/ Chichester Clicinh-t.l Co.,jUuiJ«<»i , n >*•..
■iHltyli Local PragfttM t'Mln.lu., l'n.
<*Be n •r«'< r, »nt«e to euro all nerroufl -Mich as Weak Memorj
(2* Jy] Lous of liriiln IMwvr. Headache. Wakefulness, Lost Miuihuort. Nuutly tim]*
\. i#3»J * u >ns, Nervousness. »«Uade,aU drain and lost of power of iho Generative
-i •jpppefc Organs in either aex c:iuaoil by ovrr exertion, youthful erm-s, or pxevaslve
llfift °* tajMMJCO, opium or stimulants w filch so in leiui to Inflrniii y. Cons urn it
v*«%J-J<£UHB" Oll :uhl Insanity. Put up convenient tv carry in rest picket. 81 por taeU
■eieMesM'e^ewt 7 age hy Pail; 0 for tS. With every border w« gtw a vmUtn tjuimultv v «irt
nsforb and a ter jrino. or refund the money Circular i'ruo. Address Nerve, Need Co., Chicago,
For Bale In Loa Angelea, Gal., By QODFRKY & MOORE, Drug-dsn, 1(H -outh Spring at.
We have a large and well-selected variety of new designs in Parlor, Chambei
Dining Room, Library and Hall Suits; are showing many antique patterns
in Chairs, Rockers, Divans, Tables, Writing Desks, Mnsic Cabinets, I'edos
tals, etc., in Antique Oak and other woods. Pine tables in great variety,
We are now showing a choice collection of handsome Rugs ana Oarpetß,
These goods haTe been carefully selected and merit special attention.
A large variety in all sizes.
An unusually fine assortment in Portieres, Lace and Silk Curtwns, Saeh
Silkj, India Muslins, French Cretons, Plushes, etc.
Los Angeles Furniture Co
225-227-229 S. BROADWAY,
Opposite City Holl. Loa Aneelcs, Cal.
Wonderful Cures
—51 BY — if—
713 South Main Street, Los Angeles, California.
"Skilliul cure increases longevity to the ''Ingeniously locating diseases through tbe
world." pulse ami excellent remedies arc blew
lugs to the world."
For seven monmßl was treated by liveaittercntdoctorp, none ot wnfim stated what my dis
ease was. During that time I suffered terribly, and continued to (nil until I*became a bko!«tou,
For the last threw mouths I had to be dressed, fed, and have my we ter drawn. Finally m\ fuel,
limbs, hands t. rd face became swollen. I could not rise fr-m a chair, aud cuuid setncelv "walk,
and was obligtd to hive my water drawn from fifteen to twenty times a day. My friends oon*
nidered I would not last many days. 1 then—thrt-e months apo—commenced treating with hr.
Won*. The first dose of medicine completely relieved me, and since 1 have not bueu ob)lft< dLo
resort to artificial means for relieving my bladder. In fiv.* days I was ahlo tp dress aod feed my.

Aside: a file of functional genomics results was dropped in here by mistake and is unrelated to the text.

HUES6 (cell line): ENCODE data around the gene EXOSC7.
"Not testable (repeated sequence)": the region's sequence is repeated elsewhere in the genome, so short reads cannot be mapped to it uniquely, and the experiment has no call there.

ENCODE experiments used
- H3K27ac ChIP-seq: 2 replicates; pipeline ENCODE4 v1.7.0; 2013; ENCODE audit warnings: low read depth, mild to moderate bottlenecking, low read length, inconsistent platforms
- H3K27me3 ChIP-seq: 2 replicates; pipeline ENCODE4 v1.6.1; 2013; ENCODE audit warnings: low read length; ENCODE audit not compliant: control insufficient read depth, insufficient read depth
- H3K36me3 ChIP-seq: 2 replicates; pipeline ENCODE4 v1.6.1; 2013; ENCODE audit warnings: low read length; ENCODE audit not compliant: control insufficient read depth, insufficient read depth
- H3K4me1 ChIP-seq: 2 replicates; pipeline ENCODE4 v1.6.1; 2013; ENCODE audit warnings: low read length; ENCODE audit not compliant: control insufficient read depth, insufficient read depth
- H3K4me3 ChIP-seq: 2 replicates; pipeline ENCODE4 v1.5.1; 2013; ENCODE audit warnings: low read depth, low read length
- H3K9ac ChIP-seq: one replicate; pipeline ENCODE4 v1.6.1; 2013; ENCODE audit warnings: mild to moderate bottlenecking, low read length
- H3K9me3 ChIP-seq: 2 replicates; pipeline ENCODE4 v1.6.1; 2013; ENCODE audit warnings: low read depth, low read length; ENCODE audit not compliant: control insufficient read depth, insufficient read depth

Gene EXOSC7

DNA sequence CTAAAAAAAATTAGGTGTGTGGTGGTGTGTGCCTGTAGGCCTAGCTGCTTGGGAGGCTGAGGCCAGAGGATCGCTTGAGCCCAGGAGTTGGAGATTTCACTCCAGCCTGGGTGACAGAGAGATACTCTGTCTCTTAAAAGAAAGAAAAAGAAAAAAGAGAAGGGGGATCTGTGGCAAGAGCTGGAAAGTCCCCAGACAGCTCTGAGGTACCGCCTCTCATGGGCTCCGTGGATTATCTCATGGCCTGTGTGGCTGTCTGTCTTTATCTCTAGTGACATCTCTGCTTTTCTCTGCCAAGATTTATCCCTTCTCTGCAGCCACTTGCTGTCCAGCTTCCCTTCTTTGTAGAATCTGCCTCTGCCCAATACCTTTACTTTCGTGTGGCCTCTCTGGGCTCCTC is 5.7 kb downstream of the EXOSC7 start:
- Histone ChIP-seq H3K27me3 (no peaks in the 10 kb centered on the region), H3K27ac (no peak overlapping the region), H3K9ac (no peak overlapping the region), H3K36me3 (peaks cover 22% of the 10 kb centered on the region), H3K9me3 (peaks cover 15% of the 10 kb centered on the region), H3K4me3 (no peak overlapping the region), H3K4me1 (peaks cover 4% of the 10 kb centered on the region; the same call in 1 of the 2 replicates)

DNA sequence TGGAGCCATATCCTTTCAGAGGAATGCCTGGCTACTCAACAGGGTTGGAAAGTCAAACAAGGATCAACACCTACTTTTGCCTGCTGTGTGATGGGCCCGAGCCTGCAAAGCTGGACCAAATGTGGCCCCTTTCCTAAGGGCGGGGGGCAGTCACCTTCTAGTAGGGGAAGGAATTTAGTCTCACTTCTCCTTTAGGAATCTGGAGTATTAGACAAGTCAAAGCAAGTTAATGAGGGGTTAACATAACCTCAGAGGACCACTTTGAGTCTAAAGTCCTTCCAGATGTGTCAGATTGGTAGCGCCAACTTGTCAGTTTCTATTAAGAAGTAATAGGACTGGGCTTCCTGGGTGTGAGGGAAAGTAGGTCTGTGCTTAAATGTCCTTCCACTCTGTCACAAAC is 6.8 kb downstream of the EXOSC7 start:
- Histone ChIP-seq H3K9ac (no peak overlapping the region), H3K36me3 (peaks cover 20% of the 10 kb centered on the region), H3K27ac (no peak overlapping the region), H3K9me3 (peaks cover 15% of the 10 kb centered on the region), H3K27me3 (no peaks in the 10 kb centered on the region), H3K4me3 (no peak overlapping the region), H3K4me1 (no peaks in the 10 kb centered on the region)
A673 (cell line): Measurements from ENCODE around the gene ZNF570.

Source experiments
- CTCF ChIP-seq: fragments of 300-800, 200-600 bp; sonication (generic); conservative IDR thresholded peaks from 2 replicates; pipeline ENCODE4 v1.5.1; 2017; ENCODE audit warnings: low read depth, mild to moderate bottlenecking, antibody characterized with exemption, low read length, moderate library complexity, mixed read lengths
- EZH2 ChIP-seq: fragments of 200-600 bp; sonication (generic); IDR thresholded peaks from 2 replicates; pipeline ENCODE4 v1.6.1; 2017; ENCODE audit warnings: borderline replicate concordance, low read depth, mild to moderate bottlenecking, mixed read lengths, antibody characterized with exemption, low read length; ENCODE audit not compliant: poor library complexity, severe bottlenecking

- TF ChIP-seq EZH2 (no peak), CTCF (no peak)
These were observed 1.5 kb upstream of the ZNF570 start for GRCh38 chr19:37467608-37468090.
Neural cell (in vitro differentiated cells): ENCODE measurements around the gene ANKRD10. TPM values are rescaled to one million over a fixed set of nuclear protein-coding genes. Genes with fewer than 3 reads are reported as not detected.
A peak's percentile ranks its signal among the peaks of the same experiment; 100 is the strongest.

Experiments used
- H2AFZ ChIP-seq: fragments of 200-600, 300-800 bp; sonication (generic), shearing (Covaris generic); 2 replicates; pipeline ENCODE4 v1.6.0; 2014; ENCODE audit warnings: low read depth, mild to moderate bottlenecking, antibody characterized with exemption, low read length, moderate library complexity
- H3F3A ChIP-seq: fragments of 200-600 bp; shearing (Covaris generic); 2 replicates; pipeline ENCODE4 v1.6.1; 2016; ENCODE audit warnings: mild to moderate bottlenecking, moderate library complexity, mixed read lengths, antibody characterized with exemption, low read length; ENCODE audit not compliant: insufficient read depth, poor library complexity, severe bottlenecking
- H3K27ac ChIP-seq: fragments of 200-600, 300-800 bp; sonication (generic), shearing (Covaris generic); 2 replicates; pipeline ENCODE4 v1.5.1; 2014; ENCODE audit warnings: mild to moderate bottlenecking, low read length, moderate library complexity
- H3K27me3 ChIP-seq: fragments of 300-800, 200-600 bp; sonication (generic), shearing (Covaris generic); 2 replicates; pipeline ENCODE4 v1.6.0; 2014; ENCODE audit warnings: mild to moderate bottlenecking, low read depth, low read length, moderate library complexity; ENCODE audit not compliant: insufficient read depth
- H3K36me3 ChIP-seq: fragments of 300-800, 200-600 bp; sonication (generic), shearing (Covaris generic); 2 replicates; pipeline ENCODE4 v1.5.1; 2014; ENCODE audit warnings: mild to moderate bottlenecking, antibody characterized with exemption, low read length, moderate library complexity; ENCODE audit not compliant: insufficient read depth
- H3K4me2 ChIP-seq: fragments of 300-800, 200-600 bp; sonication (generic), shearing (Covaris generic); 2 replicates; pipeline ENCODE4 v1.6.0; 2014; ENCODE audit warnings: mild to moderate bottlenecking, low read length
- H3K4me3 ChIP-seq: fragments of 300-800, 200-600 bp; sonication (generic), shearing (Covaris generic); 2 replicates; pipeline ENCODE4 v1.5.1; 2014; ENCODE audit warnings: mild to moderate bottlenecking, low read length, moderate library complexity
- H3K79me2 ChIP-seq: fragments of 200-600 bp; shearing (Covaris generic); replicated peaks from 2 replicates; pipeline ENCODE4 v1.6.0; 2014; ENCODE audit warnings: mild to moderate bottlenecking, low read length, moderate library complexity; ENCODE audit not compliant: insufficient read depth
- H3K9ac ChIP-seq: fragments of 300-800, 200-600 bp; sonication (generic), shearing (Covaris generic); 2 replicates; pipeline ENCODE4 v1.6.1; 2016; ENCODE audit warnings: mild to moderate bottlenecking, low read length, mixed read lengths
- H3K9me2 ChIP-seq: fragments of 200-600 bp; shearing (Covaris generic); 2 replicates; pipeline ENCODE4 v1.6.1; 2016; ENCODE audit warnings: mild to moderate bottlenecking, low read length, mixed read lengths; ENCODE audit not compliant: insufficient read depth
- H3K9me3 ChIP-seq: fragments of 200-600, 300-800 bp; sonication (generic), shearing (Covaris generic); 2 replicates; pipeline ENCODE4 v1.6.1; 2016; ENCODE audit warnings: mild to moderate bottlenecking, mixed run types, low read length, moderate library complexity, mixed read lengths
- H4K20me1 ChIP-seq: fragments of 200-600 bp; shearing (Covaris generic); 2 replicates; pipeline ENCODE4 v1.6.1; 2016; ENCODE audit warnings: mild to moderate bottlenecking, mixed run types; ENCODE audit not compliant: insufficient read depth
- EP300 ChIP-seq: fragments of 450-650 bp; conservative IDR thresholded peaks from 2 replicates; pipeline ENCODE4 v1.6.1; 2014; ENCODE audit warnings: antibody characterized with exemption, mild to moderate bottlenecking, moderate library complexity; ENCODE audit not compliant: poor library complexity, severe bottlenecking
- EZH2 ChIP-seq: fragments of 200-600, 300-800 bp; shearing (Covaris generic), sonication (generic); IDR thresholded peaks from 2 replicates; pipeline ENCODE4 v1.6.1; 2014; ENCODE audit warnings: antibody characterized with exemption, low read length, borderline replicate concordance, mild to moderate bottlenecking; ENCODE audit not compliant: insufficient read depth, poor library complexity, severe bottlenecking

self; in ten days th« swelling had left me and 1 could walk a* well ne for yearn before. I now
weigh as raucn as I ever did, and feel better turn 1 have felt for fifteen years lam 75 years old,
and feel tiptop. Dr. Wong says 1 was uilUetcd with one oi thu fourteen kinds of kidney diseases.
Rivera; Cal., August 29,1800. W. W. CHUNKY.
Hundreds of other testimonials are on file in the doctor's offlce which he has received from
his numerous American patientx, whom he has cured irom all manner of e^iieatea.
Large and commodiouß rooms for the accommodation of patientß. Couaulta-
Containing 62 acres of land, all in high stats of cultivation; cottage
house, hard-finished, of aeven rooms, hath and kitchen, together with
small cottage of threo rooms for laborers ; about four acres in bearing
Washington Navels; 5 acreß English Walnuts; 6 acres Winter Ap
ples; two arteEian wells; about 3000 feet service pips and hydrants.
First-class coin, alfalfa and orange land; all fenced and cross fenced.
Apply at once to
3 . 10 . t , 114 N. Beaudry aye , Los Angele?, Cal.
Haijcock Baiii]ino;
"Wholesale nnd I{et»ll Dealor ln
And Catalina Soapstone Wall Finish.
This material is fire proof, has a beautiful tint, and can be washed without Injury.
Office: 130 W. Second street Tel. 86. -:- Yard: sag N. Wain street. Tel. 1011
ST /n TiT<H signs! signsi
H B I %S MX. WM. MBIJGELL, late of Oraaba, Neb.,
For rapid work, low prices and modern styles, a share of your patrrmas-o Is solicited.
Card Signs Muslin Signs, Wire Tigris, Bra6t: Signs. Signs of every description.
Political work done at short notice at t»asonablcra'.et.
COON BRAND, - 20C. OR 2.00 DOZ
Receiver's Sale.
1 if i.os Aupelos, state ot California N
Lopliiich, plaintiff, vs M Hieclach, d<fendant
Notice is hereby given that the uuderaiKutd
the retoi er appointed in th»* above uniltM
action, wul, ou Tuesday, the *J4th d*v „i i n
vary, lB!»3. at 11 ocLock. a. d of «nid day a>l
at i utdlc auction, eltner in one lot orinpiv
eels, as hi ay ha adjudged mo-t beiie&einl t'l
tho flx'iirc*, fumiiiue, range, counters, cock
lug utensils, ice chess glass, crockery, t'nwai c
table imcu ud other per onal property now ii
and beloiiaiug to iho rcMtnu'-ant and ohm
house kunwi as "Mitchell's chop House" a'
12 Court sireet, Lot city.
lenn-of sale, caah; sale to 00 approved fa
Iho Superior court of lor Angeles county. Tii
property can be i-een by app.yli.g to ihe'undir
signed on tho piemisc* oetweou tho nours v'
10 o'clock a. in. an 1 3 o'clock p in.
l-10 5t JOHN WUi-ICH, Receiver.
Head ofllce, Quebec; branch office, Montreal
Canada. 12-201 v